Media Matters has a great analysis of the Katie and Condi show that aired recently on US 60 Minutes. The interview was pure Couric and pure 60 Minutes and represents what is best and worst about both those brands. Couric sits with that intense look that somehow manages to convey admiration and slight approbation at the same time but doesn’t convey the import of either emotion. She asks how you ask the Secretary of State out on a date (Rice: “I’m not going to go there”) and uses a quote from her daughter “Who made us the boss of them” as a question about American intervention in the Middle East. There are moments when she pulls Rice up: “But that’s not the question…” but she basically gives her a free ride and doesn’t challenge her on any substantive point. Significantly for Couric who’s move to CBS was wrapped up in the rhetoric of wanting to do serious journalism she never comes back at Rice or argues a a single question based on research.
But the show does what it sets out to do brilliantly, it produces a powerful piece of television which appears to grant the viewer unique and intimate access to the most powerful women in America. And just as the segment title proclaims, Rice is a “True Believer”. This is the myth of Rice that we see played out again and again. The girl who rose from Bombingham and emerged with determination and ambition. The loyalist who selflessly serves her president. The woman of conviction who wants to change the world. This is summed up in a little set piece Rice delivers early in the interview:
“I probably have at one level, a better understanding, or perhaps, let me say a more personal understanding of what the dark side of human beings can look like. I remember very well in 1963 when Birmingham was so violent. When it acquired the name ”Bomb-ingham. That even with my wonderfully protective family, you had to wonder why are they doing this to us? And on the other hand, I have a great faith in the ability of people to triumph over the dark side of human beings.“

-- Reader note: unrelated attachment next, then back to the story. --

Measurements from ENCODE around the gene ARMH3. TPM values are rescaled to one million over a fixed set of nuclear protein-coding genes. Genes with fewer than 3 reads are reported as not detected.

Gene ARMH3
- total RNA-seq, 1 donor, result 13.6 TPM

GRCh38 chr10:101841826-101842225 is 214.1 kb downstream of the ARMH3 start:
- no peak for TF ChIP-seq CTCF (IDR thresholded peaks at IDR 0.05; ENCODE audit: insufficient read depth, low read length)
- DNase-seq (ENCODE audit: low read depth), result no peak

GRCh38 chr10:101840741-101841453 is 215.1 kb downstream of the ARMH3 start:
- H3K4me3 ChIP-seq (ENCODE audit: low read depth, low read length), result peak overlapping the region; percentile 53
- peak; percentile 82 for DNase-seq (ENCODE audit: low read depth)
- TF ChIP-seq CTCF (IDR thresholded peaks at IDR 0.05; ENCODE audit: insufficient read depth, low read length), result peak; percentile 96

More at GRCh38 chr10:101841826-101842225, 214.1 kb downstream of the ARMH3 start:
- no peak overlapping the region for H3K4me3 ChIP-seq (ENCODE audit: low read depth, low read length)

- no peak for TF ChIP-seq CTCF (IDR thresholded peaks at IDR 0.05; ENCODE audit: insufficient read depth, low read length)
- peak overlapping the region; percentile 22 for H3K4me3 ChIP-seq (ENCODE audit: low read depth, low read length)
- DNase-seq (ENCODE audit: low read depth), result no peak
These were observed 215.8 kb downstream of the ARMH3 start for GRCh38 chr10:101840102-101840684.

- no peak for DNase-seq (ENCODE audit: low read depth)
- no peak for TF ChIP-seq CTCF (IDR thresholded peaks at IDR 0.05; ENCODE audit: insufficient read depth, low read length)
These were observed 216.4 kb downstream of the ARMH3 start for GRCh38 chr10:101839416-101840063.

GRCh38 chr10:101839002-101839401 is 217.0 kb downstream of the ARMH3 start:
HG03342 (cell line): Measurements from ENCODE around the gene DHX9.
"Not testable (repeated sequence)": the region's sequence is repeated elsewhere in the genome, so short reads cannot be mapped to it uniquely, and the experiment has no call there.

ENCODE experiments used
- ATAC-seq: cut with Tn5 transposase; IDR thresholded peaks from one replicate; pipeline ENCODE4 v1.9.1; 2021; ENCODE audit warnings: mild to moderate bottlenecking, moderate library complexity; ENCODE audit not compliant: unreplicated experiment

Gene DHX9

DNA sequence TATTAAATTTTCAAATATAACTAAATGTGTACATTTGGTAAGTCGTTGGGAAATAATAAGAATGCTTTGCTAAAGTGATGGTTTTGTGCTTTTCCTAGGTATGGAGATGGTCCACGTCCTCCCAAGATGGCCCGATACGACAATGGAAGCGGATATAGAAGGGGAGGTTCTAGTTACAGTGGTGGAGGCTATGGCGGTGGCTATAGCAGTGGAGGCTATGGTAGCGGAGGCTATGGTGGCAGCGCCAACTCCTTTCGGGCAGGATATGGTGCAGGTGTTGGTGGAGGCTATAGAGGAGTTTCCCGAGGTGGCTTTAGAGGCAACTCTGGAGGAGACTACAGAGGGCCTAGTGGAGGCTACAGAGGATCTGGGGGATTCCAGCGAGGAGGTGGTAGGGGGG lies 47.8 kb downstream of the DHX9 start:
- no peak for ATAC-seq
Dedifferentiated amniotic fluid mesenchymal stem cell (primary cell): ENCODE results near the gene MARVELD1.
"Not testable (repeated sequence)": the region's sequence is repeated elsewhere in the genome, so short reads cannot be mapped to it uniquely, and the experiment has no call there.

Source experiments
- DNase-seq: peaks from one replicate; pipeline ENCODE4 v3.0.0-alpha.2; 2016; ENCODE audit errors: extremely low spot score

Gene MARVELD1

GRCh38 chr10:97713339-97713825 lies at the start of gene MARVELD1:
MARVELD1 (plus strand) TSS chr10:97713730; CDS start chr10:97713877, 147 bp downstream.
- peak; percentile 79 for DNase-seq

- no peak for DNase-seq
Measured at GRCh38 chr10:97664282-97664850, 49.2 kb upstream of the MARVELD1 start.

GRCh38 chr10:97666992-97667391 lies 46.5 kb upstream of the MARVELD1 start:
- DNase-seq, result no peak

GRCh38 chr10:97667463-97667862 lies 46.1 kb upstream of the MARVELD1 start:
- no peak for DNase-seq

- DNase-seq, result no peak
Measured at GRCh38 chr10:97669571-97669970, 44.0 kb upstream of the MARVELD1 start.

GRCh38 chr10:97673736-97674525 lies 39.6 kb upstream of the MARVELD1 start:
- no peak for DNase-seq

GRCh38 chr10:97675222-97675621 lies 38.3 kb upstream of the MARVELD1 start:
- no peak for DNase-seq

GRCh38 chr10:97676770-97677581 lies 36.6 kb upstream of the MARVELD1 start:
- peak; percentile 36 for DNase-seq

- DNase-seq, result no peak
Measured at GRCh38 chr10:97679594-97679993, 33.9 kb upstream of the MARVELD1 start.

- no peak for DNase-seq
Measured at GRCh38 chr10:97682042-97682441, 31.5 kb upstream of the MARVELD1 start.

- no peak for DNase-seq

She also uses her experience growing up in the pre-civil rights south to great effect to counter criticisms of the Bush administration’s push to ”spread democracy“ in the Middle East:
”And so when I look around the world and I hear people say, ‘Well, you know, they’re just not ready for democracy,’ it really does resonate. I hear echoes of, well, you know, blacks are kind of childlike. They really can’t handle the vote. Or they really can’t take care of themselves. It really does roil me. It makes me so angry because I think there are those echoes of what people once thought about black Americans.“
Many profiles of Rice draw comparisons between her and the President: sport, faith, fitness and steely conviction. As Nicholas Leeman once wrote: ”When you hear Rice speaking, that is what Bush would sound like if he was as articulate as she was.“
Rice and Bush are an intermingled myth she is always by his side, always whispering in his ear. Of all his advisers Rice is the one that is most visibly by the side of the decider. There has been speculation about the extent or power of her actual influence at different points but her most powerful role of being the other Bush – the same but different – has not changed. It can’t change without fundamentally altering the whole script: she’s a true believer.
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